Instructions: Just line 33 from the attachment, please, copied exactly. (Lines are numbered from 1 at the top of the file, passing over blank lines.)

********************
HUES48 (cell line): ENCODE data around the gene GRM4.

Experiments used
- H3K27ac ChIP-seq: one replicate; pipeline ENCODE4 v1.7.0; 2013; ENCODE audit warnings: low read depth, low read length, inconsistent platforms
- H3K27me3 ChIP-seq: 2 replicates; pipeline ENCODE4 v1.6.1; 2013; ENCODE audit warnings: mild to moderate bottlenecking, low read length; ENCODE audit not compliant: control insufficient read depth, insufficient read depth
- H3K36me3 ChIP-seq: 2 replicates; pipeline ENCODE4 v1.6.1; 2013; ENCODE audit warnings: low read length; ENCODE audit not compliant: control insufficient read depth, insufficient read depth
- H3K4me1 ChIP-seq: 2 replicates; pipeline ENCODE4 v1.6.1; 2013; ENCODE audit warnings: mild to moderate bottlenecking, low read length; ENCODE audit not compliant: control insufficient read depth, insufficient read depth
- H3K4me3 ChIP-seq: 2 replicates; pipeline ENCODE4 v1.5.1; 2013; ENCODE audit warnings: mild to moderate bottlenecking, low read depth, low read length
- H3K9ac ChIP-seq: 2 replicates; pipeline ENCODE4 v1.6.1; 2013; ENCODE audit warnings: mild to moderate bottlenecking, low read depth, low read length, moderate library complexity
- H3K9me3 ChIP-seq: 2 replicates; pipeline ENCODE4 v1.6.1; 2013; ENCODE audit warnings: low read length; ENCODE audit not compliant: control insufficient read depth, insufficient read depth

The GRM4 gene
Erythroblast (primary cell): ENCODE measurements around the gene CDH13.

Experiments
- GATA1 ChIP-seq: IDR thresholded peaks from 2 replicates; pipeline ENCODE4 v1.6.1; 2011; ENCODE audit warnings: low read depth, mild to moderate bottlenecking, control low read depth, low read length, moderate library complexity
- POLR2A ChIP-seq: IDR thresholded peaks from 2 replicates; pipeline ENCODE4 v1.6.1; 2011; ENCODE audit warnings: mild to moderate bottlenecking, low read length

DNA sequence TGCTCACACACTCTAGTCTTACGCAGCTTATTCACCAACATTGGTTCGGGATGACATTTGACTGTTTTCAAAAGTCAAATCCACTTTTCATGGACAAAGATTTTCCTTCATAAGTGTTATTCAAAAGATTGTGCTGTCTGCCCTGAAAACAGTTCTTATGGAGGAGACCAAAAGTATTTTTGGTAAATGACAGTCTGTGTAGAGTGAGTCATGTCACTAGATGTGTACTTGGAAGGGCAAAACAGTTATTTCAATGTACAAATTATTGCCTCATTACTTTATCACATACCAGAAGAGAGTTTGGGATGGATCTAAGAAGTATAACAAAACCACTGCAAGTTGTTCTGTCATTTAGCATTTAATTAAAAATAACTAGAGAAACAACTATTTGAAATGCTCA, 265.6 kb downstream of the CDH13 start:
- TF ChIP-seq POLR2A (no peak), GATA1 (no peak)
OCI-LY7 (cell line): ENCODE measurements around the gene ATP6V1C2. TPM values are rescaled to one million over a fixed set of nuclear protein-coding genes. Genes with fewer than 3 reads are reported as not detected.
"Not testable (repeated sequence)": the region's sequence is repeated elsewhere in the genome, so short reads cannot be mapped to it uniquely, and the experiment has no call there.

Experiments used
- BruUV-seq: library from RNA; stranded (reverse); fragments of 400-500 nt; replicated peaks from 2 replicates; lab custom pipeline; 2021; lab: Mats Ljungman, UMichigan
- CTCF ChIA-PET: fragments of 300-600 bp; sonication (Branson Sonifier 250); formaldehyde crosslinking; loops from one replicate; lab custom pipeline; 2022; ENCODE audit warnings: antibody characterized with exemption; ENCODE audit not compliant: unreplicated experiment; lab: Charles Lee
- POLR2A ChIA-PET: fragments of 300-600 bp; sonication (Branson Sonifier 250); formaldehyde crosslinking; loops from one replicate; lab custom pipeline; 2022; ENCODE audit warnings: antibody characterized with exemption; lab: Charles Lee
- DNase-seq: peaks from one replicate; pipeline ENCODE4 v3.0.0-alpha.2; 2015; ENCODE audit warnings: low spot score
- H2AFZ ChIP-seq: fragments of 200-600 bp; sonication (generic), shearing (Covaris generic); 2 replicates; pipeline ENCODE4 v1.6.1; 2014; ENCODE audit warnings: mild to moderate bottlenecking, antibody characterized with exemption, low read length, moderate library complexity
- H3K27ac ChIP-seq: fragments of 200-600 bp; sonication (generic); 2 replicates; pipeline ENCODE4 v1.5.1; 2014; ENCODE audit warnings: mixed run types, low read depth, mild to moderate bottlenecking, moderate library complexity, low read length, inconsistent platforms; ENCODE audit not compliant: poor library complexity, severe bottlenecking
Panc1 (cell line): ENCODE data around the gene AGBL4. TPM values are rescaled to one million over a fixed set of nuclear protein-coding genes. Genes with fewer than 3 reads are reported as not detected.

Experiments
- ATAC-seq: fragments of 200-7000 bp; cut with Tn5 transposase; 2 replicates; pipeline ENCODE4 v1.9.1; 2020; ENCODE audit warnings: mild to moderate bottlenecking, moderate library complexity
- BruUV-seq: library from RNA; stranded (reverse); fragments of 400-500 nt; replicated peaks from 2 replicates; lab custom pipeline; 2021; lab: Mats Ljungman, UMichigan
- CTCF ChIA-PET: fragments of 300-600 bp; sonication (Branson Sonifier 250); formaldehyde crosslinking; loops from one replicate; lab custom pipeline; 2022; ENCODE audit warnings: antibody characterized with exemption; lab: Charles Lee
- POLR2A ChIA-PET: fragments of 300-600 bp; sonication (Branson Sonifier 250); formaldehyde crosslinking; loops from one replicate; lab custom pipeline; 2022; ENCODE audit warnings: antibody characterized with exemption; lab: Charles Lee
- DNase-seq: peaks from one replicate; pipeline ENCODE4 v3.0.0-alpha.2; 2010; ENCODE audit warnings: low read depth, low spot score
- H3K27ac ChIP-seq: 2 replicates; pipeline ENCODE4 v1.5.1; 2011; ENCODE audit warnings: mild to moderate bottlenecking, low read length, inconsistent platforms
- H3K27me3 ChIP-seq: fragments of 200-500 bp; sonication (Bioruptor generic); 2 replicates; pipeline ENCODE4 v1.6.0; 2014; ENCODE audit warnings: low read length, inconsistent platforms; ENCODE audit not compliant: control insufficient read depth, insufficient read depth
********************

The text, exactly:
- H3K27ac ChIP-seq: 2 replicates; pipeline ENCODE4 v1.5.1; 2011; ENCODE audit warnings: mild to moderate bottlenecking, low read length, inconsistent platforms